BACKGROUND: Inuit traditional food provides ample amounts of preformed vitamin A. However, the dietary transition away from traditional food raises concerns regarding dietary adequacy. Vitamin A is an essential nutrient with inadequate and excessive exposures having adverse effects. OBJECTIVE: To evaluate total dietary vitamin A intake for Canadian Inuit from market food and traditional food sources and to evaluate retinol concentrations in liver and blubber. METHODS: Dietary surveys were conducted in 18 communities representing 5 Inuit regions, and traditional food items were evaluated for nutrient content. RESULTS: Among those 15-40 years of age, 68% of men and 60% of women had a dietary vitamin A intake below the estimated average requirement (EAR) for retinol activity equivalents (RAE)/day. Among those over 40 years of age, only 11 % of men and 15% of women had a dietary vitamin A intake below the EAR. Young Inuit men had a relative risk of 6.2 (95% CI= 4.5-8.4), and young Inuit women had a relative risk of 4.0 (95% CI= 3.1-5.0) for dietary inadequacy compared to the older Inuit men and women, respectively. The median retinol content of liver of ringed seal, caribou, and fish were comparable to levels observed in market food liver. Liver was less frequently consumed by those 15-40 years of age than among older Inuit. DISCUSSION: Sub-optimal vitamin A intake is the predominant nutritional concern rather than excessive exposures. Public health education campaigns are needed to improve vitamin A intake among the younger generations of Inuit men and women.
OBJECTIVES: A significant fraction of the Alaska Native population appears to be shifting from a primarily subsistence-based diet to a market-based diet; therefore, the ability to link diet pattern to disease risk has become increasingly important to predicting public health needs. Our research aims to develop the use of stable isotope ratios as diet pattern biomarkers, based on naturally-occurring isotopic differences in the elemental composition of subsistence and non-subsistence foods. These differences are reflected in human blood, hair and fingernail isotope signatures. STUDY DESIGN: In this preliminary study, we investigate the potential for 13C and 15N to serve as dietary biomarkers for age-related dietary differences in a subset of participants involved with a long-term study initiated by the Center for Alaska Native Health Research (CANHR) at the University of Alaska Fairbanks (UAF). METHODS: We measured delta13C and delta15N in red blood cells collected from 12 "elder" participants (age 60+ yrs) and 14 younger participants (age 14-19 yrs). Samples were evenly divided between males and females, and between two villages sampled in 2004. We also sampled market and subsistence foods in Fairbanks, AK, as an indicator of the isotopic differences likely to be observed in village foods. RESULTS: Elders were significantly enriched in 15N, but depleted in 13C, relative to younger participants. These differences are consistent with increased intake of marine subsistence in elders, and of certain market foods in younger participants. However, elders were considerably more variable in delta15N, suggesting greater differences among individuals in their usual intake. CONCLUSIONS: Overall we find that RBC stable isotope signatures exhibit variation consistent with previously documented dietary patterns in Alaska Natives, and we describe future directions for developing these biomarkers for diet pattern monitoring.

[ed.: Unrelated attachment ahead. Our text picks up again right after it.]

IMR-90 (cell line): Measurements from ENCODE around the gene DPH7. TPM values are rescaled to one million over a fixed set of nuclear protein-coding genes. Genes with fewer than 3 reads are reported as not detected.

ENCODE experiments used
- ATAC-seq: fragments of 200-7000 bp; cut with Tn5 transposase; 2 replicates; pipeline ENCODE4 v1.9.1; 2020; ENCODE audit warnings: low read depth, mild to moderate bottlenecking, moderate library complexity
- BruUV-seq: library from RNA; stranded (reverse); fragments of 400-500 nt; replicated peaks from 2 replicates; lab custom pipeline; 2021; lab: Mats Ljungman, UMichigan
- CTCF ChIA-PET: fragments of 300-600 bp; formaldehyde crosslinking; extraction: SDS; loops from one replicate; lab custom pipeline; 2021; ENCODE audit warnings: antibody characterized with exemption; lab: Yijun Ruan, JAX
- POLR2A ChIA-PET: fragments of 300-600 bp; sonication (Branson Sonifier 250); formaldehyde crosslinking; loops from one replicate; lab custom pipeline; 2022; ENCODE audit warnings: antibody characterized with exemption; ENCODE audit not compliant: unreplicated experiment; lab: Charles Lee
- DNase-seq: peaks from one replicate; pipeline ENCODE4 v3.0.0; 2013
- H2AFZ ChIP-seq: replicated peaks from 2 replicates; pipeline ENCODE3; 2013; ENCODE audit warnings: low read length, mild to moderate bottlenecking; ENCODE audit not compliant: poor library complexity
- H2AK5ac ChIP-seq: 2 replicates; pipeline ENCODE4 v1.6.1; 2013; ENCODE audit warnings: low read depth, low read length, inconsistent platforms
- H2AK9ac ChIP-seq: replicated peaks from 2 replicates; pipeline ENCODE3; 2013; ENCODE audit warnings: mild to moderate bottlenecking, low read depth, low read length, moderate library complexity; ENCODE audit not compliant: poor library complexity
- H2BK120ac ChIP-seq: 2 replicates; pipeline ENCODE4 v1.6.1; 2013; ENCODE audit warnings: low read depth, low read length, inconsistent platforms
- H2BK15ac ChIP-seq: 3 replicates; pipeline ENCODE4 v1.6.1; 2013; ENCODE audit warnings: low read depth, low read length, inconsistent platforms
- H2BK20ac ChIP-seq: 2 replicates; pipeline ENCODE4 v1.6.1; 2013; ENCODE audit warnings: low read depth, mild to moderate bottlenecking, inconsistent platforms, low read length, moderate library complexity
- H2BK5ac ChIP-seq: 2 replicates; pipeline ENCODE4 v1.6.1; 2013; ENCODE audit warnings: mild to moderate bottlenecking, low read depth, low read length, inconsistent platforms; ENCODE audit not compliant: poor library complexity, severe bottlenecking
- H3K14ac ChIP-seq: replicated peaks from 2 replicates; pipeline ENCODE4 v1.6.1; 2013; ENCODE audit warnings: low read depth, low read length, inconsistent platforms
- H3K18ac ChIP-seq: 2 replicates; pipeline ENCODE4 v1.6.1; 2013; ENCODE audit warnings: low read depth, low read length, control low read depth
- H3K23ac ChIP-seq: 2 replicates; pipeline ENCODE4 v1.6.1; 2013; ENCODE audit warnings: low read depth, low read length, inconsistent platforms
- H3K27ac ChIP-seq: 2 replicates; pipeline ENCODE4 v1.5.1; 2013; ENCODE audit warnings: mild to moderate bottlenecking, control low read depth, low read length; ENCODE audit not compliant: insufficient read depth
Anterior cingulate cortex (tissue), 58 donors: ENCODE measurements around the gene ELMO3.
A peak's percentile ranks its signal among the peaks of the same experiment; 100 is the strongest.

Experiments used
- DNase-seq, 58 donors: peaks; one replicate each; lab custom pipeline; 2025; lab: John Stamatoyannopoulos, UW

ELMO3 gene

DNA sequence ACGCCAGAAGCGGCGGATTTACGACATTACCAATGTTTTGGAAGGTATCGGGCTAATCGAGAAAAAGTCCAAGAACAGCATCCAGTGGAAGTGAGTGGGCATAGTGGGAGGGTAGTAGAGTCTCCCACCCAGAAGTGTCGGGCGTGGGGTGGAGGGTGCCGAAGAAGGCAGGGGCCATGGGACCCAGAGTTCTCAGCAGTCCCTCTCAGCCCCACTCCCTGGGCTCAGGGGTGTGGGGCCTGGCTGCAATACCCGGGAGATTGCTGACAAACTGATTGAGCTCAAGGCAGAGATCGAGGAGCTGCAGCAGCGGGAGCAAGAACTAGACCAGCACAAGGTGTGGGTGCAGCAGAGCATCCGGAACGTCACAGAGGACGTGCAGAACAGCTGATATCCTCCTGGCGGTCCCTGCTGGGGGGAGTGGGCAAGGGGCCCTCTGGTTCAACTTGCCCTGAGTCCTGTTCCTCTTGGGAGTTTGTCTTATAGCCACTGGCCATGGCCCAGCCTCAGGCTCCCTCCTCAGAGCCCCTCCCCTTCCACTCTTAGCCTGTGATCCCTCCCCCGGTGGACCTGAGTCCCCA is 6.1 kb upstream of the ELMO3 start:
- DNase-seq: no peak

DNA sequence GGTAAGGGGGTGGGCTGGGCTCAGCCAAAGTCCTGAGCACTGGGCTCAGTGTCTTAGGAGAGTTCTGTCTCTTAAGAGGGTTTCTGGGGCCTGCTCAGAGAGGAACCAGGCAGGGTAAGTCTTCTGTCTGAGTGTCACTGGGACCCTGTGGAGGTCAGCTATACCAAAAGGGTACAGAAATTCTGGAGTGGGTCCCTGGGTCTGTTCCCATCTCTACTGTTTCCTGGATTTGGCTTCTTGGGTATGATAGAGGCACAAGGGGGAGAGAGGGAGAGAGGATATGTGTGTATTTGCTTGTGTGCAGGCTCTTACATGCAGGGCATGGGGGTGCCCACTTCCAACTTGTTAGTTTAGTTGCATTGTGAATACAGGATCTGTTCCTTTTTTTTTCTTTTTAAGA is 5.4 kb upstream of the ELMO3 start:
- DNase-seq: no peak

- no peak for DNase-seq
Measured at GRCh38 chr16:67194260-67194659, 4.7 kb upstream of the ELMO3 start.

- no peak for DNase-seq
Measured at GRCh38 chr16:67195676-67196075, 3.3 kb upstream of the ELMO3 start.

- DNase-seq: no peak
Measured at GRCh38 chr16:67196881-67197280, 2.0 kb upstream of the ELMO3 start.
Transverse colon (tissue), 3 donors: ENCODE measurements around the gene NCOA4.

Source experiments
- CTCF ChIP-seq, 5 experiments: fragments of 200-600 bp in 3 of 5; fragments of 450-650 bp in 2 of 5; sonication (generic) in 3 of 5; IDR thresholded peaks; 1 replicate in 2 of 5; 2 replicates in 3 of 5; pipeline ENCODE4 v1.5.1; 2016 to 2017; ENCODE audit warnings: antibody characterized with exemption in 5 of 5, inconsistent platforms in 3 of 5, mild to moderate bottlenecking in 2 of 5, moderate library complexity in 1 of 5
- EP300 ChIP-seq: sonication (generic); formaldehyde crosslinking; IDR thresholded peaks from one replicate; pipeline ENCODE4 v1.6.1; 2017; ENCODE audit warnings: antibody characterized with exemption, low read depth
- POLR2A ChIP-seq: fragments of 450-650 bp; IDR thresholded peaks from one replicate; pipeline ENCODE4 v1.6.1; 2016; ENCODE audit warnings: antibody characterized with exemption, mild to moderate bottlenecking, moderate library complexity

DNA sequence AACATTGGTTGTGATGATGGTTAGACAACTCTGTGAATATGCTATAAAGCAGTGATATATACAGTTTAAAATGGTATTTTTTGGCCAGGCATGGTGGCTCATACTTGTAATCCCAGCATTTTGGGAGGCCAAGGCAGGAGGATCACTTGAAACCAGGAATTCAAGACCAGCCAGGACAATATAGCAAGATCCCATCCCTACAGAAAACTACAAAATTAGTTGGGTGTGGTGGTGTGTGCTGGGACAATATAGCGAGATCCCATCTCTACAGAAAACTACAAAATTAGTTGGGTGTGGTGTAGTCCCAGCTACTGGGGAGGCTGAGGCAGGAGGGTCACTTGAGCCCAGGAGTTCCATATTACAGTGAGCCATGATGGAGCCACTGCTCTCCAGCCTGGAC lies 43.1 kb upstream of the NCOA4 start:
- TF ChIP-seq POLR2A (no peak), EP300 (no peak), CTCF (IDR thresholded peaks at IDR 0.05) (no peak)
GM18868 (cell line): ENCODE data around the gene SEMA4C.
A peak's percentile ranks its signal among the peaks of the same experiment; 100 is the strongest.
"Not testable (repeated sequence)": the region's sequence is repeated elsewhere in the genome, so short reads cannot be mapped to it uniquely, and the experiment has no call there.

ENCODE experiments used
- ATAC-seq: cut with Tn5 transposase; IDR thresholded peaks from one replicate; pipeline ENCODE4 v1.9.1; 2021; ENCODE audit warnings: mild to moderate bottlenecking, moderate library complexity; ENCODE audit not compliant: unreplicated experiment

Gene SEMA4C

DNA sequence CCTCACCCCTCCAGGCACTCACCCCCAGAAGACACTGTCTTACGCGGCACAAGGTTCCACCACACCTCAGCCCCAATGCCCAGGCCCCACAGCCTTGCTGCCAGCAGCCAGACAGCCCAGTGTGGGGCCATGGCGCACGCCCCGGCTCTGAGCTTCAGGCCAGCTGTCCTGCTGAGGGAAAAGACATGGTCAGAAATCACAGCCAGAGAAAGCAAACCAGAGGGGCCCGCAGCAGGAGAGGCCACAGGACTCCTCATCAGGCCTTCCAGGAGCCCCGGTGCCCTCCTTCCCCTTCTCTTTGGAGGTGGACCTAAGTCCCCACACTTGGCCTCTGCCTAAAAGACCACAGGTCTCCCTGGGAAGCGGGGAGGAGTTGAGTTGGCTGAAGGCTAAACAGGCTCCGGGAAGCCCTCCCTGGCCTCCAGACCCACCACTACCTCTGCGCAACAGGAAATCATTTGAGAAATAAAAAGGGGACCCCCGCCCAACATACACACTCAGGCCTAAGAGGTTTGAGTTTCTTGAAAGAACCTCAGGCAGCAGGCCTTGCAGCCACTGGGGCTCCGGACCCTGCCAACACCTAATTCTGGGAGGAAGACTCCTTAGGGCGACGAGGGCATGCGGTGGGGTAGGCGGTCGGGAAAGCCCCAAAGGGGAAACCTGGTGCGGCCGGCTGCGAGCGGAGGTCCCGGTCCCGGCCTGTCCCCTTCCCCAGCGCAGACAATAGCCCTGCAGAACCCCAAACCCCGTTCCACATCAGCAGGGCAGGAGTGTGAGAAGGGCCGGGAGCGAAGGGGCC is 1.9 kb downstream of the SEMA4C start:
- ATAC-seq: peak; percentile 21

The nutrient intake for 86 male myocardial infarction patients was calculated from data based on the interview methods studied both one and two years after infarction. The dietary history method resulted in systematically higher mean daily intakes than the other methods. The differences in mean intakes calculated from the recall methods were, in general, rather small. The agreement, measured by the intraclass correlation coefficient, varied from 0.42 to 0.69. The pattern of mean differences between methods was consistent one and two years after infarction.
In an ongoing study of the hypothesised association between consumption of fish contaminated with persistent organochlorine compounds and low birth weight, a relevant measure of exposure is the accumulated fish consumption over long time periods. An issue of concern in this study is the quality of the retrospective exposure assessments. The present investigation was undertaken to determine the agreement between reported fish consumption in two interviews with approximately one year in between. in order to evaluate its impact on the effect estimates. The agreement decreased with increasing retrospective time interval between interview and focused time period of fish consumption. Furthermore, the exposure assessments based on the two interviews led to considerably different effect estimates.